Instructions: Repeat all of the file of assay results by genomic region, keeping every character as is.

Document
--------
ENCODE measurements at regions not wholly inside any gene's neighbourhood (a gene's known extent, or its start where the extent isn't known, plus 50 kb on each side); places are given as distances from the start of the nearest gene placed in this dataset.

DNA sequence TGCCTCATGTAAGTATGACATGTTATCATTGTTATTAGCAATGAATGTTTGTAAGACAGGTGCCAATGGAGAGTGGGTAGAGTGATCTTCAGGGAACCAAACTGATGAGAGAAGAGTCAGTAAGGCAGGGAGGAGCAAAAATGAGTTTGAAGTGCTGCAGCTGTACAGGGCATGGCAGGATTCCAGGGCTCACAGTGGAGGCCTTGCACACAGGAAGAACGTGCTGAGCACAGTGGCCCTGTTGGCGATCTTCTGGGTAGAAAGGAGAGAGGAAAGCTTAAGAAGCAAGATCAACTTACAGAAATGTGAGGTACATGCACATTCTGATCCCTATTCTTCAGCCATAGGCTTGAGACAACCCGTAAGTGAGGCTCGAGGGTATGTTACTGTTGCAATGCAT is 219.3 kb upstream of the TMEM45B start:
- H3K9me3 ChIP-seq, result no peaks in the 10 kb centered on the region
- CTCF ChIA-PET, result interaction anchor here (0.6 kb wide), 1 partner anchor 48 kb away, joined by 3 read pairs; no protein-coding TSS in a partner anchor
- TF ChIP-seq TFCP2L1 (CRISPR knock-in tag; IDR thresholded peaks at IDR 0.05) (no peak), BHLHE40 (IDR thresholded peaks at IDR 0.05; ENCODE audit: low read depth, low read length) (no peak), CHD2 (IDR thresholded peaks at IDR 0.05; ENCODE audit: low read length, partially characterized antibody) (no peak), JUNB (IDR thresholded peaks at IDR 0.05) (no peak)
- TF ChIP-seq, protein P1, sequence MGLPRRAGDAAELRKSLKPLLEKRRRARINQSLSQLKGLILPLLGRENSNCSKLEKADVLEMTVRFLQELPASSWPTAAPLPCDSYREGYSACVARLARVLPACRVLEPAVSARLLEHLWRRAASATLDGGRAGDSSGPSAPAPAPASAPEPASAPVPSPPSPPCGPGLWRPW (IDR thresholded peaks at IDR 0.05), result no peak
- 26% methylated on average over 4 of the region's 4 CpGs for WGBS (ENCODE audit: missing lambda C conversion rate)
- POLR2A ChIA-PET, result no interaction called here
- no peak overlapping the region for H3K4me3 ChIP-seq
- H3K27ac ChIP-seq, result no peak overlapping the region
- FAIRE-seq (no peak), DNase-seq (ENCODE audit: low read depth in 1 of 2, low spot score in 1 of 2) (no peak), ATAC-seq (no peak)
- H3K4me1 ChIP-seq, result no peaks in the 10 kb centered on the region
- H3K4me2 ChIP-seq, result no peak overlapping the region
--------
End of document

ENCODE measurements at regions not wholly inside any gene's neighbourhood (a gene's known extent, or its start where the extent isn't known, plus 50 kb on each side); places are given as distances from the start of the nearest gene placed in this dataset.

DNA sequence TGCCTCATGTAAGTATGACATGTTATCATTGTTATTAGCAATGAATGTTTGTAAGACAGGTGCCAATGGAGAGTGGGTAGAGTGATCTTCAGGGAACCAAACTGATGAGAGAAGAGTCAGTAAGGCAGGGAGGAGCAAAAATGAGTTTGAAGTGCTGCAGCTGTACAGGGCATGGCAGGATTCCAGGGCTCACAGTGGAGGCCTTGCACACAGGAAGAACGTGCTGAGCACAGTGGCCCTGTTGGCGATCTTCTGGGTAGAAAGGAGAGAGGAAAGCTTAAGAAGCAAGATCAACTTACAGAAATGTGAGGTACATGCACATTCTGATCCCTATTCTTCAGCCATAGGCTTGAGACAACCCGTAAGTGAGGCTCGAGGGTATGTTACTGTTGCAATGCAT is 219.3 kb upstream of the TMEM45B start:
- H3K9me3 ChIP-seq, result no peaks in the 10 kb centered on the region
- CTCF ChIA-PET, result interaction anchor here (0.6 kb wide), 1 partner anchor 48 kb away, joined by 3 read pairs; no protein-coding TSS in a partner anchor
- TF ChIP-seq TFCP2L1 (CRISPR knock-in tag; IDR thresholded peaks at IDR 0.05) (no peak), BHLHE40 (IDR thresholded peaks at IDR 0.05; ENCODE audit: low read depth, low read length) (no peak), CHD2 (IDR thresholded peaks at IDR 0.05; ENCODE audit: low read length, partially characterized antibody) (no peak), JUNB (IDR thresholded peaks at IDR 0.05) (no peak)
- TF ChIP-seq, protein P1, sequence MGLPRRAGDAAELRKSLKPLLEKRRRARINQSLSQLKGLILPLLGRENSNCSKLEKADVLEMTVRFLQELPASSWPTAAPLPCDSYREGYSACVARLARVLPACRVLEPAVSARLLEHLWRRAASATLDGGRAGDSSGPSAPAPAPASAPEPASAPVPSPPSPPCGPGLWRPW (IDR thresholded peaks at IDR 0.05), result no peak
- 26% methylated on average over 4 of the region's 4 CpGs for WGBS (ENCODE audit: missing lambda C conversion rate)
- POLR2A ChIA-PET, result no interaction called here
- no peak overlapping the region for H3K4me3 ChIP-seq
- H3K27ac ChIP-seq, result no peak overlapping the region
- FAIRE-seq (no peak), DNase-seq (ENCODE audit: low read depth in 1 of 2, low spot score in 1 of 2) (no peak), ATAC-seq (no peak)
- H3K4me1 ChIP-seq, result no peaks in the 10 kb centered on the region
- H3K4me2 ChIP-seq, result no peak overlapping the region